By Ryan Michaels
The Birmingham Times
Color is an important choice for Thornton, whose work includes paintings and drawings for Black empowerment and pop culture, often using his unique style of portraiture.
“I love colors. Bright colors brighten a lot of people’s moods. I feel like dark colors kind of make a person depressed, and I’m not more of a depressed person…Each time I go out in the world, and I see some very bright color, an idea will come to my mind, and I will apply it either to painting or to paper,” Thornton said.
While some of Thornton’s work contains characters like Batman, Superman, Spongebob, Squidward, Rick and Morty, his portraits of humans reveal his signature. For those paintings, Thornton often provides the outline of a person’s head, upper body and features in black and fills in the skin, eyes and lips with a myriad of bright hues.
Thornton, 32, grew up all around the Birmingham area and graduated from Fairfield High School. His interest in visual art first began through coloring with his father, he said.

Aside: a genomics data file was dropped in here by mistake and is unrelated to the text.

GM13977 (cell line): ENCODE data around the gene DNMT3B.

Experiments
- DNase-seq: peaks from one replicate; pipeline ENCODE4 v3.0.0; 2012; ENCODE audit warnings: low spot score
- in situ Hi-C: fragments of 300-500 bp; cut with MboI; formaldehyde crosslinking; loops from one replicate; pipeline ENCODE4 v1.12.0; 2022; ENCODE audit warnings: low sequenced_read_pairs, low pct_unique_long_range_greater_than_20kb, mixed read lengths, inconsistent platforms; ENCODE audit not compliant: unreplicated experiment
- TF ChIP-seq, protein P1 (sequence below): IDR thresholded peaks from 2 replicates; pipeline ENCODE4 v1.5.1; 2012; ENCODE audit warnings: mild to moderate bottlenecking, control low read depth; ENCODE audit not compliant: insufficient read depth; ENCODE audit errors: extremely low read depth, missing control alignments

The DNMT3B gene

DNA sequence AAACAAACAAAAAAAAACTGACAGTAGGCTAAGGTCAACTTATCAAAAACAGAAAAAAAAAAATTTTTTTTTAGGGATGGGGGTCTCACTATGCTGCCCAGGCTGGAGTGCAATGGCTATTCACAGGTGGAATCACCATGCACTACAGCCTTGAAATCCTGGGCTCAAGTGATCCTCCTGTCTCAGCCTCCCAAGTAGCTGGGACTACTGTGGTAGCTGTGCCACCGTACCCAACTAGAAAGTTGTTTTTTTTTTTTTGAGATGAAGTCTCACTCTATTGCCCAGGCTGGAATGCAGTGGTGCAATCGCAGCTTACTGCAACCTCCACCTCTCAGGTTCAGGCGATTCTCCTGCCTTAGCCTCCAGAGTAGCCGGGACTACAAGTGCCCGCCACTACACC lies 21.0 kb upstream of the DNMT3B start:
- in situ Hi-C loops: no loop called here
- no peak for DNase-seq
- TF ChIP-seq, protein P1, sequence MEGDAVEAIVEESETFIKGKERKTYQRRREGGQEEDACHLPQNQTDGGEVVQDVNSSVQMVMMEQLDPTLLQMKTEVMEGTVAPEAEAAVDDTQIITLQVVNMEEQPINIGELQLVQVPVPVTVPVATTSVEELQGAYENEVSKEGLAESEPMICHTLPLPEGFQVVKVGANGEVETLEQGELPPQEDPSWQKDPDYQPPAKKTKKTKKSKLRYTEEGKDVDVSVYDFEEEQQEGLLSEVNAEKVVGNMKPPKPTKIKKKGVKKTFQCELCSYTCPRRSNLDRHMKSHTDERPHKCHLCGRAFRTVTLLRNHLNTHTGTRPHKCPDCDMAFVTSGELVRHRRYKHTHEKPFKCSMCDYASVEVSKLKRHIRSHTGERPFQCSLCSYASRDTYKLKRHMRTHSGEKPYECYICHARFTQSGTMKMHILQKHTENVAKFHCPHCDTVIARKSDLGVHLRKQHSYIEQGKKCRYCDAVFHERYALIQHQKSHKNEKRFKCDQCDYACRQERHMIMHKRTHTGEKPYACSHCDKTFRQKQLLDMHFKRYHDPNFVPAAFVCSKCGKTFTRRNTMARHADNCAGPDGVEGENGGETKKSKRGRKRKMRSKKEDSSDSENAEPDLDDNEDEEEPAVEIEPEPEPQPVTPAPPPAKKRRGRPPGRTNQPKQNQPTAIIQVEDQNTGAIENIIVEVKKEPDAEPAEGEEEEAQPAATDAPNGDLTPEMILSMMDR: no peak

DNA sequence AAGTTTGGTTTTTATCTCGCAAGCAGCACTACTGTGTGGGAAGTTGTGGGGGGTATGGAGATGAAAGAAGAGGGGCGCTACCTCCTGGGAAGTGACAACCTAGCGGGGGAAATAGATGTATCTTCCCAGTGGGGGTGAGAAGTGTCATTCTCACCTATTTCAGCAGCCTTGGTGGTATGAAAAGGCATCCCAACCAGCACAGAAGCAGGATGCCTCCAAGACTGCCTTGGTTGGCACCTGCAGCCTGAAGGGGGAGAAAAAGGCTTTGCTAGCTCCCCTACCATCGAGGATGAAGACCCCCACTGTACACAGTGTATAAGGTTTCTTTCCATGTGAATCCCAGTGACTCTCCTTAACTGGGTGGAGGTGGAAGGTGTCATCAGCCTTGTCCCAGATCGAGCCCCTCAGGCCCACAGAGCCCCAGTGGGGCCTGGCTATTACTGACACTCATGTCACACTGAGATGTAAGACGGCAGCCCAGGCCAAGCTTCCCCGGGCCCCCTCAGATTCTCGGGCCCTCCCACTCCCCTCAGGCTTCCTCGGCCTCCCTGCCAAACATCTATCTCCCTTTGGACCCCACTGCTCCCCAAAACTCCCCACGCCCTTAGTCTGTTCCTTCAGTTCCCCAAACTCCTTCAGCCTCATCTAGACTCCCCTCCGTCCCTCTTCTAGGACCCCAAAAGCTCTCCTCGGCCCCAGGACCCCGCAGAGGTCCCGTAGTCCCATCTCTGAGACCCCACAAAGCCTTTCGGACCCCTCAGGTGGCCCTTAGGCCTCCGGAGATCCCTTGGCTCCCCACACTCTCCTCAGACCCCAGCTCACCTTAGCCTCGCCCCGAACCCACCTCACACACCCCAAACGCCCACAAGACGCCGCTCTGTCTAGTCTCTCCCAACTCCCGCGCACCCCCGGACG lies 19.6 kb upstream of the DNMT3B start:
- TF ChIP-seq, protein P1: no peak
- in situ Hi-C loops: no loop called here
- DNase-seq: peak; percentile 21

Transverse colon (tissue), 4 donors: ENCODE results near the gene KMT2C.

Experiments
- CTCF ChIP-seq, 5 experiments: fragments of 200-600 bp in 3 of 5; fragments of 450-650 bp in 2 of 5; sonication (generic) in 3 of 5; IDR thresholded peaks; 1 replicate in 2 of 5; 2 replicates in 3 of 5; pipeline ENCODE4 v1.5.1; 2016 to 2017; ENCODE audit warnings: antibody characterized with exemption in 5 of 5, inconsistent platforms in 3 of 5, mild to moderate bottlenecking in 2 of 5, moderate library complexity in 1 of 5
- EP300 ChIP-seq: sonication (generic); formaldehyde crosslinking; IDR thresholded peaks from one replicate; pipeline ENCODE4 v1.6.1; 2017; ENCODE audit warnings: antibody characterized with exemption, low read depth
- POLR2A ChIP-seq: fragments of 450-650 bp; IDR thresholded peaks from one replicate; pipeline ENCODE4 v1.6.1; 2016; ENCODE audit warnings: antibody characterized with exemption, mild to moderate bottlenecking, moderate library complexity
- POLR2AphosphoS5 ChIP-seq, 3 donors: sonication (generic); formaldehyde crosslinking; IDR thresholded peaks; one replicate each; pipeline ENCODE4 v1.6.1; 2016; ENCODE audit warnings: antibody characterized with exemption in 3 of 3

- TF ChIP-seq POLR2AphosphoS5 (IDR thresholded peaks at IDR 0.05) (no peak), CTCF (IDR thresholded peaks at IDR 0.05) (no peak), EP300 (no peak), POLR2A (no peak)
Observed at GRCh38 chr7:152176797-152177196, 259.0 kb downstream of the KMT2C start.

“My dad used to color with me all the time, coloring books, comics, draw with me, things like that, and once my father kind of showed me how to color and somewhat taught me how to draw, I took it from there and just went a step further,” Thornton said.
Thornton’s skill today is a result of the work he’s put in since his childhood, he said. Today, he wants his art to “brighten up the world.”
“Instead of people having a bad day or a messed-up day, I can stay here, and I can put my artwork on social media, or I could present it to them in person, and instead of them having a bad day about whatever it is that they’re dealing with,” Thornton said, “it could change their whole mood to a better mood.”